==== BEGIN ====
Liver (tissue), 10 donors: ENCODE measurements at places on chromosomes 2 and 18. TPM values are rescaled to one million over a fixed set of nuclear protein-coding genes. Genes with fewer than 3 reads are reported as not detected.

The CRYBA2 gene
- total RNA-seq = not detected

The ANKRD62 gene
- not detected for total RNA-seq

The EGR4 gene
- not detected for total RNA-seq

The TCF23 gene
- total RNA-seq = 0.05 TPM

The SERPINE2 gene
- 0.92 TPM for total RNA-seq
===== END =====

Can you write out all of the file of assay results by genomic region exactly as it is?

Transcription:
Liver (tissue), 10 donors: ENCODE measurements at places on chromosomes 2 and 18. TPM values are rescaled to one million over a fixed set of nuclear protein-coding genes. Genes with fewer than 3 reads are reported as not detected.

The CRYBA2 gene
- total RNA-seq = not detected

The ANKRD62 gene
- not detected for total RNA-seq

The EGR4 gene
- not detected for total RNA-seq

The TCF23 gene
- total RNA-seq = 0.05 TPM

The SERPINE2 gene
- 0.92 TPM for total RNA-seq